Join Chad Chelius for an in-depth discussion in this video Using the new materials controls in a real-world project, part of Photoshop CS6 Creative Cloud New Features Workshop.
Now that Chad has introduced the new materials controls in the Creative Cloud update, let's take a look at how these might apply to a real world scenario. Photoshop CS6 now offers the ability to create normal maps based off of the diffuse map. This is a huge time saver, because normal maps can be used to give the impression of more detailed surfaces on your 3D objects. Let's take the example of this sphere here that has a concrete texture applied to it. We can look at this texture and see that it's a simple concrete image that's been created so that it can tile seamlessly across the surface without visible seams appearing as the image crosses the surface of the object. Now, this alone makes the Sphere appear a bit more weathered and real. However, it lacks the depth of a real concrete surface that would have pits and small imperfections in the surface that would keep it from be perfectly smooth. You can see that the reflection that's on here.
There's a little bit of reflection and its relatively clear. For right now I'm going to boost the reflections so we can see that indeed this is a really nice and smooth surface. I could add a bump map to this and use a grayscale image. However, bump maps don't always give the best representation of a 3D surface. Normal maps incorporate the best of a bump map, which includes the height of a given pixel from the surface, relative to the pixels around it. But also includes the direction that pixel is facing, relative to being perpendicular to the surface of the object.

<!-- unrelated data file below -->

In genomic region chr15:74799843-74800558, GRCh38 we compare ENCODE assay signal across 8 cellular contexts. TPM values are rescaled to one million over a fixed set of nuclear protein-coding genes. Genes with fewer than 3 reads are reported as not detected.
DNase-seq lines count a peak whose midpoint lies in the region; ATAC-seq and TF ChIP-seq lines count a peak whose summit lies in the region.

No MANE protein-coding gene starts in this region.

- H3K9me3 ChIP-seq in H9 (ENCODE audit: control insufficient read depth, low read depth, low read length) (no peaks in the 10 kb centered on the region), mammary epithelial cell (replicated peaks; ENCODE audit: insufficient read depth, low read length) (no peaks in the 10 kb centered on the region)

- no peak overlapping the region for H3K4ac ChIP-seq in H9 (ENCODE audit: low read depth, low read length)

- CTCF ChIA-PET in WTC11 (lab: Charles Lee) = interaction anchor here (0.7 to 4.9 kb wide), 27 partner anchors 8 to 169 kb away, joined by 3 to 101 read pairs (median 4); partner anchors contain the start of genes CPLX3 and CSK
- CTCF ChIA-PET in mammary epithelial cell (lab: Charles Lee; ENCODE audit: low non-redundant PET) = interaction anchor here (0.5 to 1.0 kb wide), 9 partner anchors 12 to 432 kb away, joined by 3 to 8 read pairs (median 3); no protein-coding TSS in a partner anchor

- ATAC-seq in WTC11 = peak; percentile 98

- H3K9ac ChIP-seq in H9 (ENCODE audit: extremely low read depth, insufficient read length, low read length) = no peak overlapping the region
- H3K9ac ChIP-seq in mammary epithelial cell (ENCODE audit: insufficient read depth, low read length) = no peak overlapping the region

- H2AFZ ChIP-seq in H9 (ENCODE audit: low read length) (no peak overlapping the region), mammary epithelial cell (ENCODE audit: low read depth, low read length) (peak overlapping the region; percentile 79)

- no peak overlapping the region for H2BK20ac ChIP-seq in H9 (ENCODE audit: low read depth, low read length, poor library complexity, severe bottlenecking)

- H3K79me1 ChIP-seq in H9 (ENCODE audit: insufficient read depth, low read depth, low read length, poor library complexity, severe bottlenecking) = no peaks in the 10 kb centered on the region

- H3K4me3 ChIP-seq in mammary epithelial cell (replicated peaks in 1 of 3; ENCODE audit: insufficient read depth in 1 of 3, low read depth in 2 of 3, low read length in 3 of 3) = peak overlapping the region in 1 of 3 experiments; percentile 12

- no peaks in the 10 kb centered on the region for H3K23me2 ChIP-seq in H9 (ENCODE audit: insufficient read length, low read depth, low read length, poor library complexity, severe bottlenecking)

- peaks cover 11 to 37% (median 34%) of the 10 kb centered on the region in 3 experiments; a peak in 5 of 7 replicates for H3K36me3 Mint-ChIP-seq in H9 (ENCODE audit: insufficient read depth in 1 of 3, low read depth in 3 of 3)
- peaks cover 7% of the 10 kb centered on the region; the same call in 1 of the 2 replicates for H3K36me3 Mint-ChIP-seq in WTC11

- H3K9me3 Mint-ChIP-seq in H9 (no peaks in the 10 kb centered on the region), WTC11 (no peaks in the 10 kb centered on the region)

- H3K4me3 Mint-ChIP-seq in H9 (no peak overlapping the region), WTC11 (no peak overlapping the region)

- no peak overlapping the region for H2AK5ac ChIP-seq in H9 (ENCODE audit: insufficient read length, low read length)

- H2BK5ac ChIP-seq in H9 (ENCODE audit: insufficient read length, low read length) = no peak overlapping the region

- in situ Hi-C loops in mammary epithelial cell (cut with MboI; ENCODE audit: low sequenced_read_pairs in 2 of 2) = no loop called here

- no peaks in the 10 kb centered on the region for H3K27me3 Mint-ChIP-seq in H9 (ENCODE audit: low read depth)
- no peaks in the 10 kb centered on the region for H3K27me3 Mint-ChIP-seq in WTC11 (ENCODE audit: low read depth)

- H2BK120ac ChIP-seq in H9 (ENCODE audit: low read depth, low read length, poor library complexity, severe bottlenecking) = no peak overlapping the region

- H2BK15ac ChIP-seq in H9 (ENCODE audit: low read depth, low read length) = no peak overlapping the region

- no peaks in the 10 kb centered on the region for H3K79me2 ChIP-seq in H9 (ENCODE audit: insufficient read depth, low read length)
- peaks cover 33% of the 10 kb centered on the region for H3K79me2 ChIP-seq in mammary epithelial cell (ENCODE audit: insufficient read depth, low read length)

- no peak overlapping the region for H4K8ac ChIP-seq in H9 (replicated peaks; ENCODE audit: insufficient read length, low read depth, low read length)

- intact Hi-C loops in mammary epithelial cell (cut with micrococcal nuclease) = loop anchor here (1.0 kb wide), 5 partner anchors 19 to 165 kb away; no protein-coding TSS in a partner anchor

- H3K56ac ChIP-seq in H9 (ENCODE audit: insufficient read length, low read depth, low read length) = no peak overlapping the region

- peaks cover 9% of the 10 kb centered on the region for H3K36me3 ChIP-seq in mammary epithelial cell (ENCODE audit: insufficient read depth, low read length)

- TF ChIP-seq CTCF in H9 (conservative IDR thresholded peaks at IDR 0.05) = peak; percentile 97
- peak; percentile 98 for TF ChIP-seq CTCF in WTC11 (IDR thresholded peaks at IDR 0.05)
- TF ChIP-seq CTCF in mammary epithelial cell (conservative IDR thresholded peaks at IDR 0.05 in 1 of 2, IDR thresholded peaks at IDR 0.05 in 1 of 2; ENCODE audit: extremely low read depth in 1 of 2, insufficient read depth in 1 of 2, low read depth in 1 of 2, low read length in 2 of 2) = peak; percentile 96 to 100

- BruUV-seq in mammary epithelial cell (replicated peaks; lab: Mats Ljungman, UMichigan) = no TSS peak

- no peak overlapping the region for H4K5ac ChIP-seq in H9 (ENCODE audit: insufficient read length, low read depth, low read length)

If I scroll down to the bottom, where I have Normal, I can click on this and choose to generate Normals from Diffuse. This will take that concrete diffuse map and generate a normal map. I'm going to turn my reflection back down (audio playing) and let's go here and edit that texture. You can see that this is what a normal map looks like. It's comprised of several different layers that come together to represent the direction a pixel is facing. Up, down, left, right, and any variation of that. The individual channels break down to show light coming up and down to define the surface, light going left and right to define the surface, and then, a grayscale image that gives the different depth values based off of the surrounding image.
This would be much like a bump map but this additional information (audio playing) gives us a much more detailed (audio playing) version of a 3D surface. If we select a section here (audio playing) and render, you'll see that this surface is now much more rough in its appearance and looks more true to a real concrete material. This also allow you to create normal maps for use in other 3D applications if you use Photoshop solely as your 2D application. Being able to generate these normal maps based off of existing diffused maps saves time and allows you to stay inside Photoshop for your entire texturing work flow.
- What is the Creative Cloud?
- HiDPI resolution for Retina displays
- Pen and Crop tool enhancements
- Copying CSS data to a web page
- Importing swatches from HTML/CSS/SVG
- Introducing the new 3D lighting, materials, and rendering controls
- Using the new materials controls in a real-world project